7. The Browns bounced back in a big way in their 40-25 win over the Ravens on Sunday, and they did it by leaning on Nick Chubb. On a team with huge personalities like Baker Mayfield and Odell Beckham Jr., it’s easy to forget just how talented Chubb is. He finished with 165 yards on 20 carries on Sunday, and seemed to rip off a solid gain every time he got the ball. Chubb is one of only nine backs to handle at least 70 percent of his team’s offensive snaps so far this season, and he’s made the most of that workload. There are few—if any—backs in the league who marry Chubb’s size with his ability to create home run plays. On his game-clinching, 88-yard touchdown run against Baltimore, Chubb hit a speed of 21.95 miles per hour—the top number any ball carrier has hit this season. Chubb weighs 227 pounds. That is absolutely terrifying.
8. Luke Kuechly may be the star of the Panthers defense, but on Sunday, fellow linebacker Shaq Thompson was Carolina’s best defender. Thompson finished the team’s 16-10 win over the Texans with 12 tackles and was a consistent force against the run. Two specific plays convey just how many ways he impacted this game. On a second-and-12 midway through the first quarter, Thompson hit right guard Greg Mancz with a vicious club move directly after the snap, darted into the backfield, and dropped Deshaun Watson for a 7-yard loss. Later, with the Texans trailing 13-10 and facing a third-and-19 from their own 16-yard line, Houston sent running back Duke Johnson on a wheel route down the left sideline. But Thompson, the 230-pound linebacker, had no trouble checking Johnson 20 yards down the field and knocking the pass harmlessly to the turf. There may be more times during Cam Newton’s extended absence that the Panthers have to win ugly, and they proved on Sunday that they’re capable of doing just that.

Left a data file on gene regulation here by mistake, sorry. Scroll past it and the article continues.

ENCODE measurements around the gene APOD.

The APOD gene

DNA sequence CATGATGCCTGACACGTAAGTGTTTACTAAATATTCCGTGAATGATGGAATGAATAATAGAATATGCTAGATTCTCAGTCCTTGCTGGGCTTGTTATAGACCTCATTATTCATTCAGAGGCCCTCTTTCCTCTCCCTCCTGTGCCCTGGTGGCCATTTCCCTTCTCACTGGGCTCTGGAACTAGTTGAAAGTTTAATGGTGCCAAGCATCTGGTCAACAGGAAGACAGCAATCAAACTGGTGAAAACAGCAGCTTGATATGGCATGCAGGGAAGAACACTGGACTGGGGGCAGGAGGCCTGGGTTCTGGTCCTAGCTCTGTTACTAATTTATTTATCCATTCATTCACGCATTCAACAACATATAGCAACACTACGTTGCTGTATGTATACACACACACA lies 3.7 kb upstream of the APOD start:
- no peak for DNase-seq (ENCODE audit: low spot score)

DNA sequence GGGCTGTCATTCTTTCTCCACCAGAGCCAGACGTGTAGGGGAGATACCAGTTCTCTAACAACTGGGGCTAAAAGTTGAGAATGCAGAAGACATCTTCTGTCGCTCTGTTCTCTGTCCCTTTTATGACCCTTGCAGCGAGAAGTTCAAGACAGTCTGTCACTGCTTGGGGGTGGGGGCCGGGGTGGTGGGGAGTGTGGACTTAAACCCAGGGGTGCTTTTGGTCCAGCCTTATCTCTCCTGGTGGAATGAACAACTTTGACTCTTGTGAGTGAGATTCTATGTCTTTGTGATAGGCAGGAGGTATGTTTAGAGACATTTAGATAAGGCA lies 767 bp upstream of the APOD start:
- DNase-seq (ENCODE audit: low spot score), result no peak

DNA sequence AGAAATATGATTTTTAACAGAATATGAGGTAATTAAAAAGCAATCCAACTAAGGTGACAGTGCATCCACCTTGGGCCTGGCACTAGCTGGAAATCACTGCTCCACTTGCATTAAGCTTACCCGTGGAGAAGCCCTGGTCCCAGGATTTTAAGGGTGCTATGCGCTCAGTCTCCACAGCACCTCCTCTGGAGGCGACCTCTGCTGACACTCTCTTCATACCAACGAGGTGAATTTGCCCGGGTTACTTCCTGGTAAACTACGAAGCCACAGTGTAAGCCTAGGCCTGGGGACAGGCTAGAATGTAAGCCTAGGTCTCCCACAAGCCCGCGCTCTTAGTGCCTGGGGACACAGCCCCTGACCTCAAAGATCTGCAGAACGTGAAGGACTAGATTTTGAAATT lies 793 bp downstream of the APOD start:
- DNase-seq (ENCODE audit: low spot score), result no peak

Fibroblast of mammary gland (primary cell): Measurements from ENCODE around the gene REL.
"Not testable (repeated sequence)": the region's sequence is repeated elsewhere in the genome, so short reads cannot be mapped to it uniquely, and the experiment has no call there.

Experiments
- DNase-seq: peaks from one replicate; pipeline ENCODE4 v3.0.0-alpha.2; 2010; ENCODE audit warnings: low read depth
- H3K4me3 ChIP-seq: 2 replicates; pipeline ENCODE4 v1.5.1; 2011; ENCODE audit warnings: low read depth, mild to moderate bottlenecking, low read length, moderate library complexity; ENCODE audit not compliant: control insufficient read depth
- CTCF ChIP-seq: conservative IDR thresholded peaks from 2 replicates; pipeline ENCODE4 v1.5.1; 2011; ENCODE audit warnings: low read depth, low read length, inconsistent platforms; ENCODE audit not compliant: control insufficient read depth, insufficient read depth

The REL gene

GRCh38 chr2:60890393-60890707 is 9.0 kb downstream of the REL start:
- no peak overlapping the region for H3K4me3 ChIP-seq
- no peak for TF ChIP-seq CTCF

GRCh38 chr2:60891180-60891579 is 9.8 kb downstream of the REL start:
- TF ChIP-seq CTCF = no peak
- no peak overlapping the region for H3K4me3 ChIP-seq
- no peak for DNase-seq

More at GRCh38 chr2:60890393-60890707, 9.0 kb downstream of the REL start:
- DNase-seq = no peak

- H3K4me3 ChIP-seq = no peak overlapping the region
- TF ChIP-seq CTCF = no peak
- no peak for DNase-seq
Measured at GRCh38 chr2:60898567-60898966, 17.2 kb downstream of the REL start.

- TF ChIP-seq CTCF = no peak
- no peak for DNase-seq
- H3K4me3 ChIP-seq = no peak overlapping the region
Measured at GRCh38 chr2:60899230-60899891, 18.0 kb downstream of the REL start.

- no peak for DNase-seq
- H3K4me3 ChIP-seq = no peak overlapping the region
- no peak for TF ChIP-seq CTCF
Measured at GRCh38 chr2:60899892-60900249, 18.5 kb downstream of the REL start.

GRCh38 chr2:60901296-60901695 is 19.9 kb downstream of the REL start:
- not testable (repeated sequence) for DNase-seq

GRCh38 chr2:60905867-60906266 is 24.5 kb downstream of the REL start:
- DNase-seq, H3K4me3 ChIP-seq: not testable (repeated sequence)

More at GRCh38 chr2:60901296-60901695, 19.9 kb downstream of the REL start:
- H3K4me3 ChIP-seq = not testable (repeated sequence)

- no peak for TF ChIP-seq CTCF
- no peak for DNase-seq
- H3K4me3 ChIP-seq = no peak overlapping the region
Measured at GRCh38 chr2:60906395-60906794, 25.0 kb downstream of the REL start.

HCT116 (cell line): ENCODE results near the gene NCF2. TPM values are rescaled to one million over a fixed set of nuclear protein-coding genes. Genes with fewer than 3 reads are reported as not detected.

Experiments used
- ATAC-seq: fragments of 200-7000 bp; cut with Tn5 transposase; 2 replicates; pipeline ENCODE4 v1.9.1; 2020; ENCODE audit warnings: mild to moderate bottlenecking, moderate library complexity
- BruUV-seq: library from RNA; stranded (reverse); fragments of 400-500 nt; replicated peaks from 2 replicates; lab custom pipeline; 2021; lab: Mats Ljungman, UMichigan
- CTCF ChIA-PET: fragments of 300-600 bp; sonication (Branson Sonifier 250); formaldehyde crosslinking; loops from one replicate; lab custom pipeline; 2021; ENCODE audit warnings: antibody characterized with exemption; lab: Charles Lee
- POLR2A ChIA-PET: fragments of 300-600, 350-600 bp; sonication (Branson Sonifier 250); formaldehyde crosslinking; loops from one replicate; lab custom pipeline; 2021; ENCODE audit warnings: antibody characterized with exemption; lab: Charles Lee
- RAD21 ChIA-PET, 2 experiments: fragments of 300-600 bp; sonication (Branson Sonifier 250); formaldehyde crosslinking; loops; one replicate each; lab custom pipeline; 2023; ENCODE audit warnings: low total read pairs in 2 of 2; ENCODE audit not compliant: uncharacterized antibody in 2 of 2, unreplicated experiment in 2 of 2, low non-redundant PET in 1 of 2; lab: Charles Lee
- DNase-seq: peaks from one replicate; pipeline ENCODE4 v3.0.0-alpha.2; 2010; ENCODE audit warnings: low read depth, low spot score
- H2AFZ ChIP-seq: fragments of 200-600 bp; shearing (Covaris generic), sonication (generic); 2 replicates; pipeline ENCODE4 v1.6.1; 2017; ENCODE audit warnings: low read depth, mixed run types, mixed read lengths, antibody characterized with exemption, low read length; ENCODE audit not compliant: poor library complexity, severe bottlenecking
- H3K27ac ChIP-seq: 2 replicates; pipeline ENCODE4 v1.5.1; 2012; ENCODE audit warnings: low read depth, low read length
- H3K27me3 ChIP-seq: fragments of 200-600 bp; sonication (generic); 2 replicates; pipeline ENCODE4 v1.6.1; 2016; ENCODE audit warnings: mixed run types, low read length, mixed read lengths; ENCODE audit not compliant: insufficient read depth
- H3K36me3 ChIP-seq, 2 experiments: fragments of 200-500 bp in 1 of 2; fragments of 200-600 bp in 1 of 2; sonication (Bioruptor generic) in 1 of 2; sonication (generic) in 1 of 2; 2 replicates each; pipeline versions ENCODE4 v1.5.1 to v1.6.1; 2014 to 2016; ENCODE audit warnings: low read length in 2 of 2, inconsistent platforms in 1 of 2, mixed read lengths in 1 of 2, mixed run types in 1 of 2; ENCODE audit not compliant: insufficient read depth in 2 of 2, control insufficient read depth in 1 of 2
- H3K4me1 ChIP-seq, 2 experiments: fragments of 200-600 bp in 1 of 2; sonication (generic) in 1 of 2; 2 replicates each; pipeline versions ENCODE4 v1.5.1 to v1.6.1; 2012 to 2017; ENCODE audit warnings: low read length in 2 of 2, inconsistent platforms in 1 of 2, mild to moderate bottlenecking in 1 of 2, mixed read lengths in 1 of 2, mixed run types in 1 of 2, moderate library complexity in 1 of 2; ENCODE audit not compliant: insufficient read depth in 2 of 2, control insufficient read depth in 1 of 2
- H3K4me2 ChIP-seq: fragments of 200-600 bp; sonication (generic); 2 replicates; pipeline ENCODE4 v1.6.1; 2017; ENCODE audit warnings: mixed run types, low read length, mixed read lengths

9. This week’s line play moment that made me hit rewind: Khalil Mack is at it again. Mack has been absolutely ridiculous for Chicago this season. He’s already forced four fumbles and tallied 4.5 sacks in four games. It feels like he’s good for one turnover per game, and he provided another on Sunday. Mack’s ability to win with power makes it tempting to overlook just how flexible he can be around the edge. On this strip sack against the Vikings, Mack dips his shoulder to the point that left tackle Riley Reiff has nothing to block. His balance—which allowed him to keep his feet while bending that far—combined with the explosion to finish off the play is part of what makes him such a special player.
10. This week in NFL players, they’re absolutely nothing like us, Part 1: Jadeveon Clowney somehow tracks a deflected pass, corrals it with one hand, and teleports 25 yards in the end zone.
11. This week in NFL players, they’re absolutely nothing like us, Part 2: How Travis Kelce thought to do this mid-play will never make sense to me.